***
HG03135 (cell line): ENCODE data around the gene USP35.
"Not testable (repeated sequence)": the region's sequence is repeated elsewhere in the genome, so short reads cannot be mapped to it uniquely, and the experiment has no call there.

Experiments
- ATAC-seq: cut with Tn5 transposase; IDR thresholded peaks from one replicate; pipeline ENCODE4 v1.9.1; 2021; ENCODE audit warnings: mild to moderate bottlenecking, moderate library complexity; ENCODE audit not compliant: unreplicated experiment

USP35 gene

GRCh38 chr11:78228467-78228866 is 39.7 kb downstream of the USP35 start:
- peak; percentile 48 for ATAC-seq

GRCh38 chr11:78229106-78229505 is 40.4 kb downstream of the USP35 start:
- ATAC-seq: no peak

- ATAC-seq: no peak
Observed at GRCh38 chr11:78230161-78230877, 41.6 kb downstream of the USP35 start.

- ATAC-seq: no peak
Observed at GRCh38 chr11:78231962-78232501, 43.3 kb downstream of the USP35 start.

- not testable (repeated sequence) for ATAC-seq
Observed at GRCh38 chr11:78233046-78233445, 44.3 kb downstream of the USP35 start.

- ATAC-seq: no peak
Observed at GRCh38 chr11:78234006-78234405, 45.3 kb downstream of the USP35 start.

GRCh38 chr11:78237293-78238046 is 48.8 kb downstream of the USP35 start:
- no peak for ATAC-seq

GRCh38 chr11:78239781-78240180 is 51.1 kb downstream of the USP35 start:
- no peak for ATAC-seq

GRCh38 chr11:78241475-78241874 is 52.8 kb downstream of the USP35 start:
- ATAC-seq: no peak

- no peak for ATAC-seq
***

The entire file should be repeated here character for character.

HG03135 (cell line): ENCODE data around the gene USP35.
"Not testable (repeated sequence)": the region's sequence is repeated elsewhere in the genome, so short reads cannot be mapped to it uniquely, and the experiment has no call there.

Experiments
- ATAC-seq: cut with Tn5 transposase; IDR thresholded peaks from one replicate; pipeline ENCODE4 v1.9.1; 2021; ENCODE audit warnings: mild to moderate bottlenecking, moderate library complexity; ENCODE audit not compliant: unreplicated experiment

USP35 gene

GRCh38 chr11:78228467-78228866 is 39.7 kb downstream of the USP35 start:
- peak; percentile 48 for ATAC-seq

GRCh38 chr11:78229106-78229505 is 40.4 kb downstream of the USP35 start:
- ATAC-seq: no peak

- ATAC-seq: no peak
Observed at GRCh38 chr11:78230161-78230877, 41.6 kb downstream of the USP35 start.

- ATAC-seq: no peak
Observed at GRCh38 chr11:78231962-78232501, 43.3 kb downstream of the USP35 start.

- not testable (repeated sequence) for ATAC-seq
Observed at GRCh38 chr11:78233046-78233445, 44.3 kb downstream of the USP35 start.

- ATAC-seq: no peak
Observed at GRCh38 chr11:78234006-78234405, 45.3 kb downstream of the USP35 start.

GRCh38 chr11:78237293-78238046 is 48.8 kb downstream of the USP35 start:
- no peak for ATAC-seq

GRCh38 chr11:78239781-78240180 is 51.1 kb downstream of the USP35 start:
- no peak for ATAC-seq

GRCh38 chr11:78241475-78241874 is 52.8 kb downstream of the USP35 start:
- ATAC-seq: no peak

- no peak for ATAC-seq